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St. Louis class
608'4" / 61'8" / 25'10"
5x3 6"/47, 4x2 5"/38, 4x4 40mm, 20 20mm; 2 planes
USN July 6, 1943
Afterwards, repaired and overhauled at Mare Island. Returning to combat, Helena escorted a detachement of US Navy SeaBees and an aircraft carrier from Espriritu Santo to Guadalcanal. On September 12, 1942 helped rescue survivors of USS Wasp CV-7 after being torpedoed.
During the Battle of Cape Esperance (Second Battle of Savo Island) USS Helena, equipped with radar, was first to contact the enemy and first to open fire at 2346. When firing had ceased in this Battle of Cape Esperance in Iron Bottom Sound, Helena sank Furutaka and destroyer Fubuki.
Helena was next under attack on the night of 20 October 1942 while patrolling between Espriritu Santo and San Cristobal. Several torpedoes exploded near her but she was not hit.
Battle of Guadalcanal
As unloading resumed, an increasing stream of reports flowed in from patrolling aircraft. Helena, still steaming with Rear Admiral Daniel Callaghan's Support Group, aided in shepherding the transports away from Guadalcanal, then reversed course back to Iron Bottom Sound.
The night of the 13th Helena's radar first located the enemy. She received only minor damage to her superstructure. The weaker American fleet had achieved the goal at heavy cost. Great valor had turned back the enemy and prevented the heavy attack that would have been disastrous to the Marine troops ashore.
New Georgia Bombardment
Battle of Kula Gulf
Seven minutes after she opened fire, Helena was torpedoed and sunk by Japanese destroyers Suzukaze and Tanikaze off Kolombangara. Hit by a torpedo within the next 3 minutes, she was struck by two more. Almost at once she began to jackknife. Below, she was flooding rapidly even before she broke up, sinking in the early morning hours of July 6, 1943.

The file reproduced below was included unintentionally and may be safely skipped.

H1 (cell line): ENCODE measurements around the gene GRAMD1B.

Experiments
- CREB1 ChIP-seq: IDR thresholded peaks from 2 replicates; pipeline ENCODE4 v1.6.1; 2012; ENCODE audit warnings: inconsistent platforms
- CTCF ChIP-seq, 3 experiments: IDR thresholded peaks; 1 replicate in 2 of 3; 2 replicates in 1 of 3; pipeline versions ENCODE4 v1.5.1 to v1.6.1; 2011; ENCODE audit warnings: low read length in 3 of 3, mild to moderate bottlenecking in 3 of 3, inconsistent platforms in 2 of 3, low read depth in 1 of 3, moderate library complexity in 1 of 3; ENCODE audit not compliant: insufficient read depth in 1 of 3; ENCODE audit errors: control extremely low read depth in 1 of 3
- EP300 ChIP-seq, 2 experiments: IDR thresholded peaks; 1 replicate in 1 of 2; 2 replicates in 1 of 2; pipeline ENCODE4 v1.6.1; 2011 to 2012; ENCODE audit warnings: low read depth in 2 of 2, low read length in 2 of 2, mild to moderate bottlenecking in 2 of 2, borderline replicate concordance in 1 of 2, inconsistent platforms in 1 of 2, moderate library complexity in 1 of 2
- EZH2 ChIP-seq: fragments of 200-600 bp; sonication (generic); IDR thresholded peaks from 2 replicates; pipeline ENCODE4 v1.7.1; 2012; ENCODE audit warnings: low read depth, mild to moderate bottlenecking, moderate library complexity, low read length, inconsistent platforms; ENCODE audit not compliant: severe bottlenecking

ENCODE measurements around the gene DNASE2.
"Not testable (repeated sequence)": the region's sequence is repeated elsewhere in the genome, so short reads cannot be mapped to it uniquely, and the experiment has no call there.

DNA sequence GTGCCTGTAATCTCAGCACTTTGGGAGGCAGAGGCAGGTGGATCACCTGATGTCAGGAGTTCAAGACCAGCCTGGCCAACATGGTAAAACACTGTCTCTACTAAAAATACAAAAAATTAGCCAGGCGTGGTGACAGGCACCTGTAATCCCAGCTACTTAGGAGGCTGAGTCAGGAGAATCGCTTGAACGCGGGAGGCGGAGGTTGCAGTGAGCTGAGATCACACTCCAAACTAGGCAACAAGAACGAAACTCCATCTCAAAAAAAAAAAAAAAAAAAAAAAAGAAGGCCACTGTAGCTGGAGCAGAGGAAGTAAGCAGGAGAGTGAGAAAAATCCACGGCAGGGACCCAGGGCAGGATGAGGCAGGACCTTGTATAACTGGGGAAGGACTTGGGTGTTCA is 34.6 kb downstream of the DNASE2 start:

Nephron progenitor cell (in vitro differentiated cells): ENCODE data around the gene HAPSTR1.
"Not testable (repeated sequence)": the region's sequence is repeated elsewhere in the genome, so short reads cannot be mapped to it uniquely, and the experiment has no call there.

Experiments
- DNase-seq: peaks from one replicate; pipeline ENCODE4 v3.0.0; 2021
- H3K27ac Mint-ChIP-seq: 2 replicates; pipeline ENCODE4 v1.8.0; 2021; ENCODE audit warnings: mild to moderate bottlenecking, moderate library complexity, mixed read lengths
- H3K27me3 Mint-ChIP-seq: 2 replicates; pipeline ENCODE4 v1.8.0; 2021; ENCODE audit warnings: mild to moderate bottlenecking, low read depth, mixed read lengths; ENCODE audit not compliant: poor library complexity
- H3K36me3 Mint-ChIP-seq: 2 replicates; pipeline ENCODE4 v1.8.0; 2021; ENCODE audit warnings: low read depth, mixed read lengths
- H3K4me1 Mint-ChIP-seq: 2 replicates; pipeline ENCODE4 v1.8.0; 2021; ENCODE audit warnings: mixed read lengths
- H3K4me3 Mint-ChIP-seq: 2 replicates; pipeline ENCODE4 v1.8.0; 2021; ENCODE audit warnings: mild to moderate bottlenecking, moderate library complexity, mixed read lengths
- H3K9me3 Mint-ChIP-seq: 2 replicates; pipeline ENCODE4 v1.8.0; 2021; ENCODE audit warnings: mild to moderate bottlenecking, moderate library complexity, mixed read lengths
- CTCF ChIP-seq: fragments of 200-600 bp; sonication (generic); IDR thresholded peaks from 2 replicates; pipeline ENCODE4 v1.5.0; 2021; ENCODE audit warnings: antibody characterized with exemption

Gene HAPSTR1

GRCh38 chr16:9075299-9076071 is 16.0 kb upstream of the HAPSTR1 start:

In a well drilled manner, Helena's men abandoned ship. Her bow rose into the air while sinking and was fired on, with many survivors clustered around.
Fates of the Crew
About a half hour after she sank, USS Nicholas (DD 449) and USS Radford (DD 446) came to rescue the crew. At daylight, the enemy was in range and again the destroyers broke off' their rescue operations in anticipation of an air attack and withdrew for Tulagi, carrying with them all but about 275 of the survivors. They left four boats manned by volunteers from the destroyers' crews to rescue more survivors.
Captain C. P. Cecil, Helena's commanding officer, organized a small flotilla of three motor whaleboats, each towing a life raft, carrying 88 men to a small island about seven miles from Rice Anchorage after a laborious all-day passage. This group was rescued the next morning by USS Gwin (DD-433) and USS Woodworth (DD-460).
The second group of nearly 200, clung to the bow of Helena, but it was slowly sinking. Luckily, a PB4Y Liberator that dropped life jackets and four lifeboats to the survivors. The wounded were placed aboard the lifeboats, while the able-bodied surround the boats and did their best to propel themselves toward nearby Kolombangara. But wind and current carried them further into enemy waters. Through the torturous day that followed, many of the wounded died.
American search planes missed them and Kolombaranga gradually faded away. Another night passed, and in the morning the island of Vella Lavella was nearby. By dawn, survivors in all three remaining boats made it ashore. Two coastwatchers and loyal natives cared for the survivors as best they could, and radioed news of them to Guadalcanal. The 166 sailors then took to the jungle to evade Japanese patrols.
Rescue of Survivors
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